The Democratisation of Information (and how it affects your profession)

There’s no doubt about it. The rise of information technologies and the Internet has brought with it many changes. We now feel closer and more connected to the wider world than we ever have before and today we have at our literal fingertips access to more information in our wirelessly connected smartphone in our pockets than the average world leader had access to 25 years ago.

Let’s face it, information is now cheap. In fact, in most cases information is now free! Want to learn another language? There’s a website for that. Maybe I’m having an argument with a friend on a Friday night about the best way to peel a banana, I’ll google it. If I’m troubleshooting a computer problem, I’ll find the answer in any number of online forums. Perhaps I’m desperate to work out how to fold a fitted sheet properly – easy, I’ll go to YouTube.

Information is no longer the currency of the academic, and no longer something that needs to be be filtered through experts or professionals. If I want to know something, I can usually find the answer I’m looking for online, and if not – then I’ll certainly find the right person to help me there.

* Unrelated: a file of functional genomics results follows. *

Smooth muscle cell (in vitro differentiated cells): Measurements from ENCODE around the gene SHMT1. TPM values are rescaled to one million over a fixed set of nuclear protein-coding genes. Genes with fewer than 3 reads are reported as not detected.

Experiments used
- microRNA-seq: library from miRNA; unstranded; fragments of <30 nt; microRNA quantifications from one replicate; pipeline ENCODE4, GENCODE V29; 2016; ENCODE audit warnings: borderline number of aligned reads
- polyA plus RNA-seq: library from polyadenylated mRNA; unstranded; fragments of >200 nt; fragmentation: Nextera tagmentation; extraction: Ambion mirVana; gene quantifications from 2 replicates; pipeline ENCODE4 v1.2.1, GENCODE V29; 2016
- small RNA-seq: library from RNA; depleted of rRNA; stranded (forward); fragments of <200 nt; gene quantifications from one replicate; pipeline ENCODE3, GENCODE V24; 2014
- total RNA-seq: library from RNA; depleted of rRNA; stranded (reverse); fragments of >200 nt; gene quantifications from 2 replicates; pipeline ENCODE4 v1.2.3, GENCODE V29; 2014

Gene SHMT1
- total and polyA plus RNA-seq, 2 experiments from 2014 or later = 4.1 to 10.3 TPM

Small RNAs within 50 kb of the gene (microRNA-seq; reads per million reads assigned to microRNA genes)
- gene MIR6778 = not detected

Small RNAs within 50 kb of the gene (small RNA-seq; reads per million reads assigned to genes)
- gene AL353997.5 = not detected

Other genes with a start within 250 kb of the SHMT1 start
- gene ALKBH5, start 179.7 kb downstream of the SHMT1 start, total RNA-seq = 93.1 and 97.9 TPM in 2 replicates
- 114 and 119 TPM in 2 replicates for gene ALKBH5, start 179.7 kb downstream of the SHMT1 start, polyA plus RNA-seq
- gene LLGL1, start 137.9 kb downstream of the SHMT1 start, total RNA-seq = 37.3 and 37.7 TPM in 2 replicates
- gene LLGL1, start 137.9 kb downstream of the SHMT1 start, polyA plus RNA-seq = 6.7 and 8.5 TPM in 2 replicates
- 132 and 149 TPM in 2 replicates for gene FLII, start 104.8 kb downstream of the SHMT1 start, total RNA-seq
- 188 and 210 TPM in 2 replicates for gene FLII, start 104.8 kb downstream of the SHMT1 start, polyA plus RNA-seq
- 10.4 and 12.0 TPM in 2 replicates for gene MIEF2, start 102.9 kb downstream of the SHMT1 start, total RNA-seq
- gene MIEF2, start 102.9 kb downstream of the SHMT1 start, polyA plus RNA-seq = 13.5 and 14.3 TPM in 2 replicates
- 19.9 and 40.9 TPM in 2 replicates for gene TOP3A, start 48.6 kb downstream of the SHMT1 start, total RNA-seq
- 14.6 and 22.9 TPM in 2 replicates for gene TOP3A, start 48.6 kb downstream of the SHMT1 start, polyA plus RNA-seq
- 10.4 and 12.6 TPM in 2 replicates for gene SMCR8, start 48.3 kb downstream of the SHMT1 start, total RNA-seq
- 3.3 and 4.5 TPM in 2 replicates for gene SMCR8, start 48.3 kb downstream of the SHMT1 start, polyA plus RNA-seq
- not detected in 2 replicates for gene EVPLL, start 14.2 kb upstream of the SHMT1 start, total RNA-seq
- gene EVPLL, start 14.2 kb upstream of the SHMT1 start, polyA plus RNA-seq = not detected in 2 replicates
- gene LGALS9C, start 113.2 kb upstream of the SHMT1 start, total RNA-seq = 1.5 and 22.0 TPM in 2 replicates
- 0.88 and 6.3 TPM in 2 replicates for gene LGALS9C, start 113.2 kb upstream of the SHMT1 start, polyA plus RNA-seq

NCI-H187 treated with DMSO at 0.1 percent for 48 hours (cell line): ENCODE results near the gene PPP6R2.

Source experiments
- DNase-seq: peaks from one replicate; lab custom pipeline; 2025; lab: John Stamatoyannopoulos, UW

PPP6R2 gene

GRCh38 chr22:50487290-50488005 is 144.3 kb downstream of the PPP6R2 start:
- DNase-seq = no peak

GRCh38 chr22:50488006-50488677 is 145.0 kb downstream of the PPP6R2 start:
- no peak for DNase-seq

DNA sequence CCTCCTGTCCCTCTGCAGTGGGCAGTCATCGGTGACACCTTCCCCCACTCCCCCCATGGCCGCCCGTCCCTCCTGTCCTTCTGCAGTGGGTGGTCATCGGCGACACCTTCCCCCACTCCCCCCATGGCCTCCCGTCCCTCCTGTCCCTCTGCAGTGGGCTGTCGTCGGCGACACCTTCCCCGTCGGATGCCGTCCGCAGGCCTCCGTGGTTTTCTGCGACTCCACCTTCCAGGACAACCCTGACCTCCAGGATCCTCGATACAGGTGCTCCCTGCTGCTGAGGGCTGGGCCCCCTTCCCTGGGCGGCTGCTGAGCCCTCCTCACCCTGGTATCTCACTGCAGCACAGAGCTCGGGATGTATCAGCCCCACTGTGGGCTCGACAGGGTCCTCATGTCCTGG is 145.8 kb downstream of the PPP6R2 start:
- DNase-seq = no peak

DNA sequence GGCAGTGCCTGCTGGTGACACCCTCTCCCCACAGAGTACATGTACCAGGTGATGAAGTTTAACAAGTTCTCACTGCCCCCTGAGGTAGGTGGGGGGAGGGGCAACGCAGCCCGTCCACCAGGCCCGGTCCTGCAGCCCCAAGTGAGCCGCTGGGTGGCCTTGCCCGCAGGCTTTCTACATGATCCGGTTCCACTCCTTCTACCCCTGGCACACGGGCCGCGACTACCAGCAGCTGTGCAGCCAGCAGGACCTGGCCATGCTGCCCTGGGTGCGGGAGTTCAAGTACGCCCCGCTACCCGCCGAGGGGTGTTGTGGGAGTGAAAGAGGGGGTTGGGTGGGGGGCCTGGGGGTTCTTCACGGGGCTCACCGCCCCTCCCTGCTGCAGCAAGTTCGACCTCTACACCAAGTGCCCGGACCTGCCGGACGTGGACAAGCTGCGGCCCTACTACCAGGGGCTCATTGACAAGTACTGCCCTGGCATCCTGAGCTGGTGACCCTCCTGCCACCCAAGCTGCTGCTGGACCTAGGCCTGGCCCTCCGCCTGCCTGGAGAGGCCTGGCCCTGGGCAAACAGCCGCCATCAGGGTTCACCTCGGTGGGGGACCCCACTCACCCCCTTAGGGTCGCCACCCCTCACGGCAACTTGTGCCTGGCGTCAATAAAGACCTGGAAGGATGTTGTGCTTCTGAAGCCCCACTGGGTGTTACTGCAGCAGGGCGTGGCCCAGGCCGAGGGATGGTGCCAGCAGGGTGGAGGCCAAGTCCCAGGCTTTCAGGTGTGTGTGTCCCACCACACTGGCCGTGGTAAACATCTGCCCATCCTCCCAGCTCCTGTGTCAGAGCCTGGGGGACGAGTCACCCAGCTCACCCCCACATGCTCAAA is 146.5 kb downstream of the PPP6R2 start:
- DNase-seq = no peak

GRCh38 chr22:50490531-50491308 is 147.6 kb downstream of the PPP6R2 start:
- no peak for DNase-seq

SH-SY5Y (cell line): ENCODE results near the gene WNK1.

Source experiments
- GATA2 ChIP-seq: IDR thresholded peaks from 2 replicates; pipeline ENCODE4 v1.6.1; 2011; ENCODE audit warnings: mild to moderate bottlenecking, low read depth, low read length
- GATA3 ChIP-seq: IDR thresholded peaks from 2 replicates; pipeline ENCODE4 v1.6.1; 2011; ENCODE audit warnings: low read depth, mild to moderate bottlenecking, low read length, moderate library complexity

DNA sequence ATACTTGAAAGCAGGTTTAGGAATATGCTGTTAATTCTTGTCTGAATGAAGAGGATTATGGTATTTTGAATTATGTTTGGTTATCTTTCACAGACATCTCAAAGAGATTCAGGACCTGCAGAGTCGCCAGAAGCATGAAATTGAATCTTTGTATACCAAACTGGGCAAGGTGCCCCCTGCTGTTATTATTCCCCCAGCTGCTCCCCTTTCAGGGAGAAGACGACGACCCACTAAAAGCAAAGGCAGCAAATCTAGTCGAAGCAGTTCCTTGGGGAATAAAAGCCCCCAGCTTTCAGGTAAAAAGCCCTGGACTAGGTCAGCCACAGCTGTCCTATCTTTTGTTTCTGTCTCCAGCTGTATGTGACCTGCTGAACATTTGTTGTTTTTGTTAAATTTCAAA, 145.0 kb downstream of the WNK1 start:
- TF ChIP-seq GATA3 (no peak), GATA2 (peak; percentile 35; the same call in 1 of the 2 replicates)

So, how does this affect my profession?

As professionals, our value in business (and career) can often seem intrinsically linked with the niche knowledge that we have stored methodically in our heads. We make our living by sharing that information and expertise with our clients, essentially providing them with the answers they need when they go looking. But how, in this age of information democratisation where information is so freely available to anyone online, are professionals to position themselves in the marketplace and remain a valuable commodity for our communities?

I think, quite simply – the answer is to provide service, personality and authenticity along with all that valuable information and use digital tools to deliver this whenever possible and appropriate.  People ultimately want to connect with people and if you are the authentic, real person that they find as the source when they turn to online resources for information then you’ll be uniquely placed to build a lasting relationship with that person – and from there building an engaged client base is easy.

So, my question to you is; how are you providing valuable information in your marketing, whilst ensuring personality and authenticity?  Let me know in the comments below.

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